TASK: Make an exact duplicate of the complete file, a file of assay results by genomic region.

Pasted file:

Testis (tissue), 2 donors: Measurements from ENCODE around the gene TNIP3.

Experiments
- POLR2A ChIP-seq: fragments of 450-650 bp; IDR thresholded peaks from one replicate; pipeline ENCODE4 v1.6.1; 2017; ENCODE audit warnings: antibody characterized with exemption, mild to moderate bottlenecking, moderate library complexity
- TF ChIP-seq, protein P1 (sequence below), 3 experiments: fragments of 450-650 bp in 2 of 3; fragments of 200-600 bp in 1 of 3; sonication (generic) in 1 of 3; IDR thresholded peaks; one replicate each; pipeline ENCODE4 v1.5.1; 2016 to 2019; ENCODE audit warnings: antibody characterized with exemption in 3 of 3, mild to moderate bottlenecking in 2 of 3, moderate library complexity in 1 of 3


Testis (tissue), 2 donors: Measurements from ENCODE around the gene TNIP3.

Experiments
- POLR2A ChIP-seq: fragments of 450-650 bp; IDR thresholded peaks from one replicate; pipeline ENCODE4 v1.6.1; 2017; ENCODE audit warnings: antibody characterized with exemption, mild to moderate bottlenecking, moderate library complexity
- TF ChIP-seq, protein P1 (sequence below), 3 experiments: fragments of 450-650 bp in 2 of 3; fragments of 200-600 bp in 1 of 3; sonication (generic) in 1 of 3; IDR thresholded peaks; one replicate each; pipeline ENCODE4 v1.5.1; 2016 to 2019; ENCODE audit warnings: antibody characterized with exemption in 3 of 3, mild to moderate bottlenecking in 2 of 3, moderate library complexity in 1 of 3